Professor Bruce E. Fleming is an English Professor from Annapolis. He has an absolutely powerhouse OP-ED in Sunday’s The Capital.
We have all heard over the last month or so the chorus over how diverse the incoming class at Annapolis is. Well, the devil is in the details – and Professor Fleming lays the whole thing out there to see, smell, and feel.
A “diverse” class does not mean the Naval Academy recruits violinists, or older students (they can’t be 23 on Induction Day), or gay people (who are thrown out) or foreign students (other than the dozen or so sent by client governments).
It means applicants checked a box on their application that says they are Hispanic, African American, Native American, and now, since my time on the Admissions Board of the Academy, where I’ve taught for 22 years, Asians.
Midshipmen are admitted by two tracks. White applicants out of high school who are not also athletic recruits typically need grades of A and B and minimum SAT scores of 600 on each part for the Board to vote them “qualified.” Athletics and leadership also count.
A vote of “qualified” for a white applicant doesn’t mean s/he’s coming, only that he or she can compete to win the “slate” of up to 10 nominations that (most typically) a Congress(wo)man draws up. That means that nine “qualified” white applicants are rejected. SAT scores below 600 or C grades almost always produce a vote of “not qualified” for white applicants.
Not so for an applicant who self-identifies as one of the minorities who are our “number one priority.” For them, another set of rules apply. Their cases are briefed separately to the board, and SAT scores to the mid-500s with quite a few Cs in classes (and no visible athletics or leadership) typically produce a vote of “qualified” for them, with direct admission to Annapolis. They’re in, and are given a pro forma nomination to make it legit.
Minority applicants with scores and grades down to the 300s with Cs and Ds (and no particular leadership or athletics) also come, though after a remedial year at our taxpayer-supported remedial school, the Naval Academy Preparatory School.
By using NAPS as a feeder, we’ve virtually eliminated all competition for “diverse” candidates: in theory they have to get a C average at NAPS to come to USNA, but this is regularly re-negotiated.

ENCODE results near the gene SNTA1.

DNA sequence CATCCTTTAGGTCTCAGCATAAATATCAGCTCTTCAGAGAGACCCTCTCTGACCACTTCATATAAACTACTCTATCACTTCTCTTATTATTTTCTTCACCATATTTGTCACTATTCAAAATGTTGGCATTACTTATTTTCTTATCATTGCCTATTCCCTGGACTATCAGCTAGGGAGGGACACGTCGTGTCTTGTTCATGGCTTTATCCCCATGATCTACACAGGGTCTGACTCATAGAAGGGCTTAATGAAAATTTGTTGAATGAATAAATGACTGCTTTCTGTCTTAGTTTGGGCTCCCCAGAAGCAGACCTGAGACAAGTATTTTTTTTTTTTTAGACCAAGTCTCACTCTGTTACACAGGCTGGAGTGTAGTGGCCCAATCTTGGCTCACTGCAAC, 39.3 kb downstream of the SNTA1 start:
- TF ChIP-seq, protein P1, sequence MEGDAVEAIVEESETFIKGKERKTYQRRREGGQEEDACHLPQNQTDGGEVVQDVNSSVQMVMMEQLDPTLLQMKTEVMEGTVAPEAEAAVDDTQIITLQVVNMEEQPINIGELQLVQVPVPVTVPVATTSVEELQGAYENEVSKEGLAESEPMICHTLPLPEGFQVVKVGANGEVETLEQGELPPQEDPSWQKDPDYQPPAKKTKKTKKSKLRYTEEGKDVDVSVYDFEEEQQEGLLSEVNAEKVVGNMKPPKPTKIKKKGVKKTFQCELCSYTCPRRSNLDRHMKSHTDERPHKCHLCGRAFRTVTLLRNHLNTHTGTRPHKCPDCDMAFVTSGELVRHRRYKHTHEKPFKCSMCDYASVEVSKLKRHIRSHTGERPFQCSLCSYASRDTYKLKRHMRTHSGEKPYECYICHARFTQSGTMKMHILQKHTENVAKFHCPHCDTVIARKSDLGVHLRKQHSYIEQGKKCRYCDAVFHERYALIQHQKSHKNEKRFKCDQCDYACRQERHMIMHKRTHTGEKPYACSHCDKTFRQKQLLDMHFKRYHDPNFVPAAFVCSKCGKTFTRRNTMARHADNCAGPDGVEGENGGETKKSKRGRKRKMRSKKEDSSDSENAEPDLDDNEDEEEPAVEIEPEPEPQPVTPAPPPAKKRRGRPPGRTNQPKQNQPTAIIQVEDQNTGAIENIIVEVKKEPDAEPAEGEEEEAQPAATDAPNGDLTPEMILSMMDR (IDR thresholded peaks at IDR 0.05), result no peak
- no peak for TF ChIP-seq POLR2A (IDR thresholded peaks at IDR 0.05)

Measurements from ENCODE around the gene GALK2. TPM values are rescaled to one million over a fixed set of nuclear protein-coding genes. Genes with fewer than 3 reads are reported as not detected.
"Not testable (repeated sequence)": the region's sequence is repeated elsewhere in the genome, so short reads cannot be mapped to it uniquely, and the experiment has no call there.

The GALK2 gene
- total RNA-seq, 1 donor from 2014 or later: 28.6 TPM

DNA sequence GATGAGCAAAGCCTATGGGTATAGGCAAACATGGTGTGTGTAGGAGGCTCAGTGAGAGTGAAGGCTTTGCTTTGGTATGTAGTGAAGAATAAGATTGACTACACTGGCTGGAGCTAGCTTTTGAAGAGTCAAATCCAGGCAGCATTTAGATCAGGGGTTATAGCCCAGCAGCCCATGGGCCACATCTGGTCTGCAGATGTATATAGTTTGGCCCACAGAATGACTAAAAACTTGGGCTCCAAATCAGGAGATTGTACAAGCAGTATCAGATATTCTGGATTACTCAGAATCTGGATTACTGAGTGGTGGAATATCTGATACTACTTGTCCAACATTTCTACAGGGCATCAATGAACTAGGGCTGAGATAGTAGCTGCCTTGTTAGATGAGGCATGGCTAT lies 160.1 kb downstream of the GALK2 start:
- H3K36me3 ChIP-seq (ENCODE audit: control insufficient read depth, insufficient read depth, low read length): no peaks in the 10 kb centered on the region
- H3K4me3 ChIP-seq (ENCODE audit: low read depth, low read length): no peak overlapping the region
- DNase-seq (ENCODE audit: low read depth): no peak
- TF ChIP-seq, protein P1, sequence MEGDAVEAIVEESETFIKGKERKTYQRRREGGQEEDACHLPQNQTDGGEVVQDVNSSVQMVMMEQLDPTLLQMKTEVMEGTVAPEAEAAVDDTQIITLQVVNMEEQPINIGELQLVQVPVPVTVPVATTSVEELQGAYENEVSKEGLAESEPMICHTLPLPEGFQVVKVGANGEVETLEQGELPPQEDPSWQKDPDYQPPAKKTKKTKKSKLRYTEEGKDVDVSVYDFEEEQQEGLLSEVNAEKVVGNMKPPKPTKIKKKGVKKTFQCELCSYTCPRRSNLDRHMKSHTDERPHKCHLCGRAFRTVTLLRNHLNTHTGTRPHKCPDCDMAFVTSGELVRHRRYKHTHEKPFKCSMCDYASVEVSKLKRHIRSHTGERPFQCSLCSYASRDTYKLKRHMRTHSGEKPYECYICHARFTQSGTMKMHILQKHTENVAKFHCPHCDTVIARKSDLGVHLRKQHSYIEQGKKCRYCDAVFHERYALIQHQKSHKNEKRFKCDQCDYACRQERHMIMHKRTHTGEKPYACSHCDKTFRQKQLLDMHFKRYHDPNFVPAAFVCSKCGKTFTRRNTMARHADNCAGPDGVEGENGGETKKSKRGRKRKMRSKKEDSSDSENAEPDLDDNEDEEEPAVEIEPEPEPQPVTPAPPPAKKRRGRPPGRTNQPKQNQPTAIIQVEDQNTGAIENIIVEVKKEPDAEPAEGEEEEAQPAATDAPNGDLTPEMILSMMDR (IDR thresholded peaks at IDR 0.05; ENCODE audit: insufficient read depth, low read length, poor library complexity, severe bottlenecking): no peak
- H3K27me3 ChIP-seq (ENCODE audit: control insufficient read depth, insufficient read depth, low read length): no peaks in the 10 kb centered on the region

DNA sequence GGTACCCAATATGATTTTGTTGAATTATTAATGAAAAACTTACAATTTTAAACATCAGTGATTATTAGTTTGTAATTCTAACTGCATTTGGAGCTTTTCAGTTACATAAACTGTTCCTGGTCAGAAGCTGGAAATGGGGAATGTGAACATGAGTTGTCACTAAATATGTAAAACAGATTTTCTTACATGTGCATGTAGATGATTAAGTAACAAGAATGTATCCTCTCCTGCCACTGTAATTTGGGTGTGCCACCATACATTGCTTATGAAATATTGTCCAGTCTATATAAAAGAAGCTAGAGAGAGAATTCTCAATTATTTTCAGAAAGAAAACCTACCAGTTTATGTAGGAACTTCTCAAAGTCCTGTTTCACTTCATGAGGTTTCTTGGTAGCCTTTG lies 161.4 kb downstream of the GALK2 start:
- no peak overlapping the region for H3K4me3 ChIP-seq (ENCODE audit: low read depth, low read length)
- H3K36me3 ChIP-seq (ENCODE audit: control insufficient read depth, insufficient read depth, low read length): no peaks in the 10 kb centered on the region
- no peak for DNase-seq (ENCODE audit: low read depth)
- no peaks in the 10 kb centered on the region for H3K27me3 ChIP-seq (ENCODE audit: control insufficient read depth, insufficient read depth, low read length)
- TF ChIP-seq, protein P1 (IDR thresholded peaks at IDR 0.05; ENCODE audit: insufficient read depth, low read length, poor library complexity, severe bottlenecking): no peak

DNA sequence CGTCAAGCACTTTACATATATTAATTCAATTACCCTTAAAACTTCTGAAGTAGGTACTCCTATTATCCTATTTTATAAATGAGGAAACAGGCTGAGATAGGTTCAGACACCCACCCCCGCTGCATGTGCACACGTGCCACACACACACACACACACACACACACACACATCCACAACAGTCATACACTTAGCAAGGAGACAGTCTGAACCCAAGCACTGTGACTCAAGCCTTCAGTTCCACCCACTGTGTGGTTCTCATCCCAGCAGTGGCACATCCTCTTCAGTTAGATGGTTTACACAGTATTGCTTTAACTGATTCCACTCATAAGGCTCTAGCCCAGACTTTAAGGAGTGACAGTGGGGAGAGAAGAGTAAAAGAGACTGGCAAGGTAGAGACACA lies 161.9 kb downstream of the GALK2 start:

There you go. Create a new sub-category (for the USNA) of minority, and have a two-track, separate and unequal selections process. You just increased your diversity. Quod erat demonstrandum.
I highly recommend that you read the whole thing and soak it in. When it comes to getting a handle on how such paternalistic racist policies impact our dialog on race, read some of the comments there as well.
How anyone can defend or be proud of such a blatantly discriminatory policy is beyond me. It sets up young men and women for failure, unfairly stigmatizes minority MIDN and officers who would qualify in a race-neutral environment, it pushes quality cuts to the fleet where lives are on the line (hulls of ships and skin of aircraft don’t care what your DNA is), and on a whole it tarnishes our entire culture of fairness.
In the zero-sum game that is admissions, you can no longer say that we don’t discriminate on the basis of race, creed, color, or national origin. As outlined in Professor Fleming’s OP-ED, we do. It also plants the seed of doubt that if we discriminate at the beginning; do we also continue to discriminate throughout the career path?
- On Midrats 23 November 14: “Episode 255: Commanding the Seas -the Surface Force with Bryan Clark from CSBA”
- A Magical Metrical Mystery Tour of Ineffective U.S. Drug Policy
- On Midrats 16 November 14, “Episode 254: John A. Nagl: 13 Years into the War”
- Gabe’s Gambit: Celebrating the Marine Corps Birthday and Reflecting on Talent Management
- On Midrats 9 November 14 Episode 253: “The Fleet we Have, Want, and Need” – with Jerry Hendrix